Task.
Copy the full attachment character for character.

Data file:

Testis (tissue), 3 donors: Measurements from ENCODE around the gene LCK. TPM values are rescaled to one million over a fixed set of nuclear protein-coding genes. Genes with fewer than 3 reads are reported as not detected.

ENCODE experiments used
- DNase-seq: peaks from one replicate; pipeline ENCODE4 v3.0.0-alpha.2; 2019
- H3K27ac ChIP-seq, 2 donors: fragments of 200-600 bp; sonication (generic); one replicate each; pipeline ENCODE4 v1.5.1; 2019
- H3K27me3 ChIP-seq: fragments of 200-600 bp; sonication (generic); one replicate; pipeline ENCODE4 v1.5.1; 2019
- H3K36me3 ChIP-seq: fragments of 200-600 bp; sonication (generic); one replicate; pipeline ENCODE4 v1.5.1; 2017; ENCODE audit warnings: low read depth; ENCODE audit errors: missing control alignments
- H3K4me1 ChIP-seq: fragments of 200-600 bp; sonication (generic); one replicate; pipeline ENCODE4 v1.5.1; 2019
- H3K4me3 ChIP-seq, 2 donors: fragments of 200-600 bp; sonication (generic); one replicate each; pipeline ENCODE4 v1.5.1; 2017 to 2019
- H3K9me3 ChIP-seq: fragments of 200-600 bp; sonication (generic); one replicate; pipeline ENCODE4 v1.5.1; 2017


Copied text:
Testis (tissue), 3 donors: Measurements from ENCODE around the gene LCK. TPM values are rescaled to one million over a fixed set of nuclear protein-coding genes. Genes with fewer than 3 reads are reported as not detected.

ENCODE experiments used
- DNase-seq: peaks from one replicate; pipeline ENCODE4 v3.0.0-alpha.2; 2019
- H3K27ac ChIP-seq, 2 donors: fragments of 200-600 bp; sonication (generic); one replicate each; pipeline ENCODE4 v1.5.1; 2019
- H3K27me3 ChIP-seq: fragments of 200-600 bp; sonication (generic); one replicate; pipeline ENCODE4 v1.5.1; 2019
- H3K36me3 ChIP-seq: fragments of 200-600 bp; sonication (generic); one replicate; pipeline ENCODE4 v1.5.1; 2017; ENCODE audit warnings: low read depth; ENCODE audit errors: missing control alignments
- H3K4me1 ChIP-seq: fragments of 200-600 bp; sonication (generic); one replicate; pipeline ENCODE4 v1.5.1; 2019
- H3K4me3 ChIP-seq, 2 donors: fragments of 200-600 bp; sonication (generic); one replicate each; pipeline ENCODE4 v1.5.1; 2017 to 2019
- H3K9me3 ChIP-seq: fragments of 200-600 bp; sonication (generic); one replicate; pipeline ENCODE4 v1.5.1; 2017